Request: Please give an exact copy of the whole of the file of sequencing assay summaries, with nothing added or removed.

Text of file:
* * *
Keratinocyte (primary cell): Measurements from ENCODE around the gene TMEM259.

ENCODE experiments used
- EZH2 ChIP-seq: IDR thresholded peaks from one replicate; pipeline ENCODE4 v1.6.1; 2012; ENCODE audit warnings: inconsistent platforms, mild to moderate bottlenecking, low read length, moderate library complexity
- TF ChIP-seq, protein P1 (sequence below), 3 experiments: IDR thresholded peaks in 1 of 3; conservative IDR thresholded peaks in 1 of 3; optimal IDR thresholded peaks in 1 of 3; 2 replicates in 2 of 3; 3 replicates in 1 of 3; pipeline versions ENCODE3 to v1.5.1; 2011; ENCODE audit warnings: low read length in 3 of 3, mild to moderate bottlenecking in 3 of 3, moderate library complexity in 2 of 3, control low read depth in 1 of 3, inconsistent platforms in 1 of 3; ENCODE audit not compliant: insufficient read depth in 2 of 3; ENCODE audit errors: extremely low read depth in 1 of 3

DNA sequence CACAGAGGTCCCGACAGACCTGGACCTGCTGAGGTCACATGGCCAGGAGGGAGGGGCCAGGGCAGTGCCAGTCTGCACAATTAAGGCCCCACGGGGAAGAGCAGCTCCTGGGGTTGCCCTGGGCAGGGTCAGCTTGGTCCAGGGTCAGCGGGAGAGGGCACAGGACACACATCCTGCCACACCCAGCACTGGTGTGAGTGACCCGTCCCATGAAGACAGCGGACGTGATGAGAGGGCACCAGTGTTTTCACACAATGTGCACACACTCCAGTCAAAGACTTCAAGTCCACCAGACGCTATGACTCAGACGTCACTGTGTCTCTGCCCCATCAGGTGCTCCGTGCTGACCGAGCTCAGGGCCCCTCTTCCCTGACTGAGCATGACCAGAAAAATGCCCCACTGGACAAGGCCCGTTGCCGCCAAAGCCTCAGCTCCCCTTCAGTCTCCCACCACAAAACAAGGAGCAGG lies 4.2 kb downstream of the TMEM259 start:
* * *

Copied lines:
Keratinocyte (primary cell): Measurements from ENCODE around the gene TMEM259.

ENCODE experiments used
- EZH2 ChIP-seq: IDR thresholded peaks from one replicate; pipeline ENCODE4 v1.6.1; 2012; ENCODE audit warnings: inconsistent platforms, mild to moderate bottlenecking, low read length, moderate library complexity
- TF ChIP-seq, protein P1 (sequence below), 3 experiments: IDR thresholded peaks in 1 of 3; conservative IDR thresholded peaks in 1 of 3; optimal IDR thresholded peaks in 1 of 3; 2 replicates in 2 of 3; 3 replicates in 1 of 3; pipeline versions ENCODE3 to v1.5.1; 2011; ENCODE audit warnings: low read length in 3 of 3, mild to moderate bottlenecking in 3 of 3, moderate library complexity in 2 of 3, control low read depth in 1 of 3, inconsistent platforms in 1 of 3; ENCODE audit not compliant: insufficient read depth in 2 of 3; ENCODE audit errors: extremely low read depth in 1 of 3

DNA sequence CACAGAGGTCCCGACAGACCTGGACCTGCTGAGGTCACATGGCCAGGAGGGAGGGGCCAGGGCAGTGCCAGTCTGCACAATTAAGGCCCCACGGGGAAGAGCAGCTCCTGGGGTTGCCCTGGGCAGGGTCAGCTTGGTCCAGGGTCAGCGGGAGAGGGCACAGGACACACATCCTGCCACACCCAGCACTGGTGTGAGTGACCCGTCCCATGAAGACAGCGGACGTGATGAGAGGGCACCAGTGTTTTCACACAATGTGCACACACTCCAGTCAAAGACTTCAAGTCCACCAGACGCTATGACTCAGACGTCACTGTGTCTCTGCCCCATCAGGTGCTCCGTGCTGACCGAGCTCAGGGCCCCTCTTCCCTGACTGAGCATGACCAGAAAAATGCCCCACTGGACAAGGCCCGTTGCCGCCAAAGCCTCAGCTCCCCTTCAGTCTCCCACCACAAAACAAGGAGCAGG lies 4.2 kb downstream of the TMEM259 start: